Residents talk about redistricting

Published 12:00 am Thursday, August 14, 2003

NATCHEZ &045; The city held a public hearing on its proposed redistricting plan Monday night &045; and got input from both residents and the aldermen themselves.

Some concerns had to do with the racial makeup of the wards, and some with the redistricting process itself.

Resident Robert Magee, who attended Monday’s hearing, said he would like to see each ward reflect the racial makeup of the city as a whole &045; roughly half black, half white.

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&uot;I would like see it where you could go to any ward and win,&uot; Magee said.

Ward 1 Alderwoman Joyce Arceneaux said her goal was to have Ward 1 be at least 70 percent black. Under the proposed plan, her ward is 68 percent black &045; which is, she said, pretty close to her goal.

&uot;But that was derived by moving whites out, and that’s not the way I wanted it to be,&uot; Arceneaux said. Instead, she wanted more black residents to be drawn into her ward.

Ward 2 Ricky Gray, however, expressed concerns that changes had been made to the proposed map since aldermen last saw it, but only the newest map was brought to Monday’s hearing. Later, Gray said he also wanted to see a map with four majority black wards but that the mapping consultant wouldn’t draw it up. &uot;He said the Department of Justice wouldn’t approve four black wards,&uot; Gray said. &uot;I wasn’t asking him to submit to them &045; I just wanted to see it.&uot;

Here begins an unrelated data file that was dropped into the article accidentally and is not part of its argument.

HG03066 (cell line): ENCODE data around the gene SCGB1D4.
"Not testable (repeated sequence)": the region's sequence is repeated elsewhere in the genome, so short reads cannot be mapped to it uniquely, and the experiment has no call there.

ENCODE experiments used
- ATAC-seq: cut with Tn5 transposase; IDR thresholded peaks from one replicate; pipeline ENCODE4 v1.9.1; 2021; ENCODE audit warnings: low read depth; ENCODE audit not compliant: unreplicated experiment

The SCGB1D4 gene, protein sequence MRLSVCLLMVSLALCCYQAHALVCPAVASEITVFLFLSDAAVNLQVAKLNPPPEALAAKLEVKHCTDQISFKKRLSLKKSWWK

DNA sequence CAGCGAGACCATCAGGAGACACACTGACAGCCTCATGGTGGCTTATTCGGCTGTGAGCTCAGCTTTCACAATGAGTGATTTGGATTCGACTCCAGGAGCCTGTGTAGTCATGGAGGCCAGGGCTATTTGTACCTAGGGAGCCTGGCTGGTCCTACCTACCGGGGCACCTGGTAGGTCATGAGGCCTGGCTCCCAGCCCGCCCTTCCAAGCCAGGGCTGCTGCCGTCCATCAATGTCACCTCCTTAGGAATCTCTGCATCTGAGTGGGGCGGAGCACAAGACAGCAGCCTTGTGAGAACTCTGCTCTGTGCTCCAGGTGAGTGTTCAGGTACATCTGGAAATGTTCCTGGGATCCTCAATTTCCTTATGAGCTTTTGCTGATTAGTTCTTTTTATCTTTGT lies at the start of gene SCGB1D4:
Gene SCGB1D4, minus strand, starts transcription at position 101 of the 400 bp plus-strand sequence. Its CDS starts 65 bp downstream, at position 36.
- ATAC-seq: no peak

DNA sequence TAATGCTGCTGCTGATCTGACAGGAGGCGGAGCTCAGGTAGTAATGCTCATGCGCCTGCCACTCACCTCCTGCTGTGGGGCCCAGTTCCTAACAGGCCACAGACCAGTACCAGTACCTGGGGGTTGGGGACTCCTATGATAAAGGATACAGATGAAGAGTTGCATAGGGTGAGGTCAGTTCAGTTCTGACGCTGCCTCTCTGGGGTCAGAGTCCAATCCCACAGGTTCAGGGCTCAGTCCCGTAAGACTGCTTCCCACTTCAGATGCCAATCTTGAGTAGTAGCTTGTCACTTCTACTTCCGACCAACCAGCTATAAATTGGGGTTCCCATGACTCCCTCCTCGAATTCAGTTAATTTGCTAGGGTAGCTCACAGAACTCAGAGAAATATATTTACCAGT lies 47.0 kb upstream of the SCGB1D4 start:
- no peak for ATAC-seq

Gray said he wished aldermen could have gotten an earlier look at the map, which the consultant said he mailed to the city on July 29. &uot;That way, by the time we got to the meeting, all this could have been resolved,&uot; Gray said.

Gray said he would also have liked to see Cambridge Heights included in his ward but was told that area contained too many people.

Board of aldermen ward lines must be redrawn after every census to balance out the number of residents in each ward.

It wasn’t clear as of Monday night when aldermen would vote on whether to send the plan to the Justice Department for its approval.

The state Attorney General’s Office and the Governor’s Office must also sign off on the plan &045; and do it in time for qualifying for next year’s city elections.